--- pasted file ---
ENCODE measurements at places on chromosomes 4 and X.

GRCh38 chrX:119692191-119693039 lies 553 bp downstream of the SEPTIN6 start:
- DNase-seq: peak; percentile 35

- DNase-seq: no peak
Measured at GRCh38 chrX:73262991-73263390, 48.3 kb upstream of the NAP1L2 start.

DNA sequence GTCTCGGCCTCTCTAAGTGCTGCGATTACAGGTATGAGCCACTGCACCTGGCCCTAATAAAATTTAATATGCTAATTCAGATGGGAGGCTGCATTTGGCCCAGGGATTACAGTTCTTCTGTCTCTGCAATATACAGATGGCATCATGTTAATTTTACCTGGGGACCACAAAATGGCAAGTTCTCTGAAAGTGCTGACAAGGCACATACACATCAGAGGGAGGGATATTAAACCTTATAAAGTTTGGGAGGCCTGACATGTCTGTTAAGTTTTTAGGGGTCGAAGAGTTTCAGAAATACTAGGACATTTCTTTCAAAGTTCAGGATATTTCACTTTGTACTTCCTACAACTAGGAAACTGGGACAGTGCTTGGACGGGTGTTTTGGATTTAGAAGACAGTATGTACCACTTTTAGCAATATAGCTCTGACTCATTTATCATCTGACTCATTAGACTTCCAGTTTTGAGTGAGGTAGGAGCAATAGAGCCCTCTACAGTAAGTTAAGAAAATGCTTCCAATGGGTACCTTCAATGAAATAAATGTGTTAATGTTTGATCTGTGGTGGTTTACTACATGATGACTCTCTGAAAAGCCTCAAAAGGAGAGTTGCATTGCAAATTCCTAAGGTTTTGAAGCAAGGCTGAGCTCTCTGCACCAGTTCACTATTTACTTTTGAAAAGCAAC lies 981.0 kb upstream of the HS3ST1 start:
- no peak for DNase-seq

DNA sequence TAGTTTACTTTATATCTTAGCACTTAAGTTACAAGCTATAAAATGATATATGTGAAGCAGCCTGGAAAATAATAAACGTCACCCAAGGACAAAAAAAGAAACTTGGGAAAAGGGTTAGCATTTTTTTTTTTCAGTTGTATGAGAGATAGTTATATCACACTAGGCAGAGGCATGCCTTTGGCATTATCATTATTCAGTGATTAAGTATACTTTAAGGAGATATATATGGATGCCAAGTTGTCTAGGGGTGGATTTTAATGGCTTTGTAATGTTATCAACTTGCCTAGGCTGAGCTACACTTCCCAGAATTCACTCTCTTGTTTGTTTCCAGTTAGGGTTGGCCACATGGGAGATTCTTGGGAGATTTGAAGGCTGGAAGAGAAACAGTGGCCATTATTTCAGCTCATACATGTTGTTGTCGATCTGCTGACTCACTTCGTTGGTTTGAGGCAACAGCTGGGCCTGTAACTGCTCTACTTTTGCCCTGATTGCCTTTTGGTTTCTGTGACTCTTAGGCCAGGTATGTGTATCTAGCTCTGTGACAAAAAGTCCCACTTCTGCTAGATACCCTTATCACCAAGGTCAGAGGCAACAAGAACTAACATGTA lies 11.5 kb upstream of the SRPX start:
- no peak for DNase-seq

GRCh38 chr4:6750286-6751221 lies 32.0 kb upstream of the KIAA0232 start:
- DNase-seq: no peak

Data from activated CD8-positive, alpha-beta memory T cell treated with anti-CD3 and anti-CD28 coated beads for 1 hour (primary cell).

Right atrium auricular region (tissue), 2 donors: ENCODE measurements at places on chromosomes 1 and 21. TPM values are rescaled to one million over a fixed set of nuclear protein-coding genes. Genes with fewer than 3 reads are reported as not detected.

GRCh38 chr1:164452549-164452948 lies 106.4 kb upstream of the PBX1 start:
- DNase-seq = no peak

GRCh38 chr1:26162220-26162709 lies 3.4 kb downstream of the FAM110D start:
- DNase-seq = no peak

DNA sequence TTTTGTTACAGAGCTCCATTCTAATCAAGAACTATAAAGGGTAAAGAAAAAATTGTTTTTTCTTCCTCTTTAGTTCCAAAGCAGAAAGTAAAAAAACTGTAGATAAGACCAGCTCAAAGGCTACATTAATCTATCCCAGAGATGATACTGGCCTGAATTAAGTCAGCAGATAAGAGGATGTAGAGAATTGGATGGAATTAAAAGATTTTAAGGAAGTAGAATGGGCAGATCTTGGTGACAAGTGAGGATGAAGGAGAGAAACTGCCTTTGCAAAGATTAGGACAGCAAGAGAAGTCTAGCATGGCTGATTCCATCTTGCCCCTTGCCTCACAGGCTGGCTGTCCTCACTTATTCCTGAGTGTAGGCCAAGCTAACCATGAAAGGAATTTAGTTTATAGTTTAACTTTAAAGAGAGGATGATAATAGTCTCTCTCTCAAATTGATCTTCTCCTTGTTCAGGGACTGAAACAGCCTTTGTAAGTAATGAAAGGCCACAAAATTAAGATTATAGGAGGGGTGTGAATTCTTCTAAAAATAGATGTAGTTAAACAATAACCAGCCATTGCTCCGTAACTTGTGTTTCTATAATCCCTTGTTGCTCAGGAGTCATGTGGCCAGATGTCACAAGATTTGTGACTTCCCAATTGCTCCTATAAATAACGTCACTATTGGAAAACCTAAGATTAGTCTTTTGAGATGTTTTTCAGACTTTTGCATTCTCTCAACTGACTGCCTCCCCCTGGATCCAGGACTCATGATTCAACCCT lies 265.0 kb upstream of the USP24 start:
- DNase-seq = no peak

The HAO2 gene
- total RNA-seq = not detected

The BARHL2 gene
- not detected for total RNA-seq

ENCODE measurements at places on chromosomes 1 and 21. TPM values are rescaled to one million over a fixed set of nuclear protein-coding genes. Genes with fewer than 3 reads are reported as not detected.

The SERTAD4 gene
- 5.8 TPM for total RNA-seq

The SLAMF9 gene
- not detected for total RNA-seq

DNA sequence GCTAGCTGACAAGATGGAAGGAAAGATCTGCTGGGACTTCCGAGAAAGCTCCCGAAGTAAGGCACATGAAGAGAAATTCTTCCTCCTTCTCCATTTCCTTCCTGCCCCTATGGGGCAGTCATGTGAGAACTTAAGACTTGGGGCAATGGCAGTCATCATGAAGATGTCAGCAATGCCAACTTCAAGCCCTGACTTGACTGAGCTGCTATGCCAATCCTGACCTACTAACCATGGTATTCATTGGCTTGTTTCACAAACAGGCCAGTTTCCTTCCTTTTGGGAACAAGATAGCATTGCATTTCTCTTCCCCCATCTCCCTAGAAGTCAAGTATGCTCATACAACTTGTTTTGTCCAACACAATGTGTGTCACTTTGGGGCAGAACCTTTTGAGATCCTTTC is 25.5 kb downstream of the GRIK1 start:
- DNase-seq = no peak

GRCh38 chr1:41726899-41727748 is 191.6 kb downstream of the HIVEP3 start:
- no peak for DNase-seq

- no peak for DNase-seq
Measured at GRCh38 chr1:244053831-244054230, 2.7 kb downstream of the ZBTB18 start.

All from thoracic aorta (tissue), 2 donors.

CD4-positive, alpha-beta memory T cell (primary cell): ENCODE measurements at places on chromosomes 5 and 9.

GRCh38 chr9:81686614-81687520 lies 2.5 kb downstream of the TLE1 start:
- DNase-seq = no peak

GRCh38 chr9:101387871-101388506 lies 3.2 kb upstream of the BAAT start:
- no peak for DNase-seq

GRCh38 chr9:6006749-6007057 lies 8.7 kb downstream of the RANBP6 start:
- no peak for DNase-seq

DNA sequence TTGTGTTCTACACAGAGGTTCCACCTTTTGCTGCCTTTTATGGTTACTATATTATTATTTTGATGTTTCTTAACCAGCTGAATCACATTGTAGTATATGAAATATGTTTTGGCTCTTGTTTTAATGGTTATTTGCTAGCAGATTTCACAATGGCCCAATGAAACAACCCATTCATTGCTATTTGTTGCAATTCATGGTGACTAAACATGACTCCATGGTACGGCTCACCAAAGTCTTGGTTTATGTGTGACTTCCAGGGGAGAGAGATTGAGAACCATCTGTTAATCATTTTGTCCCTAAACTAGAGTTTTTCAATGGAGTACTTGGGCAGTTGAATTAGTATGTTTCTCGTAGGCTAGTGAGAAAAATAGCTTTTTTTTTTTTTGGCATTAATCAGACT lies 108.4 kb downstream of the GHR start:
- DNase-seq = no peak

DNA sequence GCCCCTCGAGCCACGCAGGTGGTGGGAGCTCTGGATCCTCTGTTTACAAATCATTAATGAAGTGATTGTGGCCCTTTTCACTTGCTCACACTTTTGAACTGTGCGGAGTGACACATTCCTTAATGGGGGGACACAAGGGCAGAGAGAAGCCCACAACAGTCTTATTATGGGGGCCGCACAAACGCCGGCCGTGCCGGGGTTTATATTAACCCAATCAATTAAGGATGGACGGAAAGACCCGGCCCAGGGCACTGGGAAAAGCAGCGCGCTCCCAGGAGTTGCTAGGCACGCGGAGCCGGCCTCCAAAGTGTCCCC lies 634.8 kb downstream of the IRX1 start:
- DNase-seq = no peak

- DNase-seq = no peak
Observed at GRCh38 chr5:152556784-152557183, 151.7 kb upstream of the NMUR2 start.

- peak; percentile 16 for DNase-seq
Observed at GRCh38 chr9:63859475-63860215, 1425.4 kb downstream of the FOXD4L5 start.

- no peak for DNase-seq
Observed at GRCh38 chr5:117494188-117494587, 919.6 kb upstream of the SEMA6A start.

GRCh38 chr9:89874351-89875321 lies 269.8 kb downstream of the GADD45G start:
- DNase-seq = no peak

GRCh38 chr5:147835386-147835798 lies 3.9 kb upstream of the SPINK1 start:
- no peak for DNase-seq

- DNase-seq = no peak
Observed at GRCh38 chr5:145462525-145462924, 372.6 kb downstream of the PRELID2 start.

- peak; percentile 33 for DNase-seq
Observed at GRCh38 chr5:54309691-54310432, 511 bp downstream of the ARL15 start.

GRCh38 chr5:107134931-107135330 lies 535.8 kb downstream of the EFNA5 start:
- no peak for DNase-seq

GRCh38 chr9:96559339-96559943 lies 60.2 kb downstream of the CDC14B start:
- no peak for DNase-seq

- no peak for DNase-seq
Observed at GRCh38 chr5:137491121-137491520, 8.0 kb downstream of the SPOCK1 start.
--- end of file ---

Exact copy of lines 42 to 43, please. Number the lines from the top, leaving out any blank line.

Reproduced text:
- no peak for DNase-seq

DNA sequence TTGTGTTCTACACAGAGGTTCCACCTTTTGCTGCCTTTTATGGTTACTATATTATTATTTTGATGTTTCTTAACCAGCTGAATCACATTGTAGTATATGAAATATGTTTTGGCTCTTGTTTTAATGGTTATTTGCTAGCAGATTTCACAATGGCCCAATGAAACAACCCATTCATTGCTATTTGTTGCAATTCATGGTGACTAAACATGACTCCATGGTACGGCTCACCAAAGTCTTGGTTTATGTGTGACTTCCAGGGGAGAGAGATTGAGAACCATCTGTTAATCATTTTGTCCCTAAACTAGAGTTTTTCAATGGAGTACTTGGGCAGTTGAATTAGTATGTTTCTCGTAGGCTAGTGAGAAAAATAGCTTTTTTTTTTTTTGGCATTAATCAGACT lies 108.4 kb downstream of the GHR start: